“As much as possible, I’d like this to focus on recreation infrastructure holistically, and not just a trails master plan. Because that’s not what this is,” added Messner.

“It might be possible to have two things here,” suggested Pagano. “I think doing the trails master plan first, and taking a bite out of it, and then doing a recreation plan after that [could work]. I would suggest you let this group talk through those two things before you make them a specific goal.”

“Certainly, your input is necessary as well, but what do you want this group to focus on?” asked Birnie. “Because a recreation master plan that encompasses everything will be all it does for a couple of years. Or, do you want them to look for things to do on the ground while working toward some sort of a planning effort?”

The committee’s charge would be, suggested Chamberland, “Where do we need parking lots? Where do we need bathrooms? Where do we need infrastructure?”

Birnie suggested the initial approach could be more of an assessment than a plan.

“I just get worried that it’s real easy, and then we hire a consultant and we spend a lot of time on a plan, which may be ultimately valuable, but I just wouldn’t want to see us not address some actual problems that we know, right now, without planning, without doing anything else, like, ‘Boy, it sure would be nice to have a bathroom at that trailhead,’” he said.

“Well, and that’s what keeps your committee engaged and motivated,” added Crosby. “They don’t want to come to a meeting monthly or weekly and talk about 20 years from now. They want to talk about right now.”

Pagano asked how commissioners thought the assessment would be different from what the OVPP already identified.

“It would be more specific,” said Messner.

“OVPP didn’t say, ‘We need a bathroom at Washington Gulch.’ OVPP didn’t say, ‘We need a winter parking lot at Cement Creek,’” clarified Chamberland.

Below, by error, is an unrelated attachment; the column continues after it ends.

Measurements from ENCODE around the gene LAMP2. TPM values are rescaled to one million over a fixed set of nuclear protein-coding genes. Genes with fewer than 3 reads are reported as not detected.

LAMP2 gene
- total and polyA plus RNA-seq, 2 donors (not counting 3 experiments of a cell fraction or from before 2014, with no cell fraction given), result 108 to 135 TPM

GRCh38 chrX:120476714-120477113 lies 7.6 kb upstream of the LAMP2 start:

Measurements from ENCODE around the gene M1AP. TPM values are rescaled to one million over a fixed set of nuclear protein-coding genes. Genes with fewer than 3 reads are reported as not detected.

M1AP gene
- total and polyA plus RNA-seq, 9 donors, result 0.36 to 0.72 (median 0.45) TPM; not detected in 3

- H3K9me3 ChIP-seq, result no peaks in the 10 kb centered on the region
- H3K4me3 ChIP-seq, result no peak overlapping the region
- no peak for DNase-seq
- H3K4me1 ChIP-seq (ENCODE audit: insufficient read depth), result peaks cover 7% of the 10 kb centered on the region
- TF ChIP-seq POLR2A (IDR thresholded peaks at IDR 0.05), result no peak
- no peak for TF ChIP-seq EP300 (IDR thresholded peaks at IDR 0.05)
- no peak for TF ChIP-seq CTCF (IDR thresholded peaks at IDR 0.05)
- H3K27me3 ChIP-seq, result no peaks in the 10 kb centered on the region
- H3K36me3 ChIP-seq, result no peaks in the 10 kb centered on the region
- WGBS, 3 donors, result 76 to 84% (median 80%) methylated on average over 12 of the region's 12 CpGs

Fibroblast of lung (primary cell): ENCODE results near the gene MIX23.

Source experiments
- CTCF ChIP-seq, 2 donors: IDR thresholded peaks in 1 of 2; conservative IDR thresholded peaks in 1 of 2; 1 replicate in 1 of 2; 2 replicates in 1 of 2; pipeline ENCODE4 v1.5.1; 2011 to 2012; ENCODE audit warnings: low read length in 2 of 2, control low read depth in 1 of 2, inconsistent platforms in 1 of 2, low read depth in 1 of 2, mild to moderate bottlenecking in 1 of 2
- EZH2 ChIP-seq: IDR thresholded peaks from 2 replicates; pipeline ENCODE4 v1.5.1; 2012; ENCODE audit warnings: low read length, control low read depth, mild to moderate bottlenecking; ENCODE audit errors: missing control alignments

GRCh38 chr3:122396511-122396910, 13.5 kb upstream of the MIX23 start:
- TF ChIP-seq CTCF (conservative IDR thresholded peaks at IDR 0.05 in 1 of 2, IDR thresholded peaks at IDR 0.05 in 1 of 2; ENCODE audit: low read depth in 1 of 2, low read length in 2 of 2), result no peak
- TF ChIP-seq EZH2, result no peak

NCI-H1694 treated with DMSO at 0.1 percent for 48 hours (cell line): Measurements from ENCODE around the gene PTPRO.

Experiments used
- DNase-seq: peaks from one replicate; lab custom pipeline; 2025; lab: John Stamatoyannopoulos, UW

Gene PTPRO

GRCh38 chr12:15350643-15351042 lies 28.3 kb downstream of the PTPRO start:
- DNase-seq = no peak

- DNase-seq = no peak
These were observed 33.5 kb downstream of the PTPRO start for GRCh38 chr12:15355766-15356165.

That moved the discussion to funding. Chamberland was confident that a community effort like the STORC could position the county well for grant funding from a number of sources.

Messner complimented Pagano on the draft charter. “Thank you for this,” he said. “This is really good.”

“The Trails Commission was formed by resolution so we need to give them some direction. This new committee would replace the current Gunnison Trails Commission,” said Crosby.

“And the work that they’ve done becomes a resource for this effort,” added Messner.

Alan Wartes of the Gunnison Country Times asked the commissioners, “What does ‘sustainable’ mean to you? I can hear people saying, ‘Oh my God, another group increasing tourism.’”

“This is more evaluative,” said Chamberland. “It’s asking, ‘What can we sustain and not ruin the resource itself?”

“I think the reason people are feeling the impacts [from tourism] is the lack of infrastructure,” added Messner.

“None of the mission here is to increase tourism,” continued Chamberland, but added rhetorically, “but once you address infrastructure, will you attract more people?”

“The population’s not going down,” said Birnie. “I think doing this is a lot better than being reactive. But yes, we’ll always be chasing it.”

Commissioners agreed they’d like to approve the resolution as soon as possible.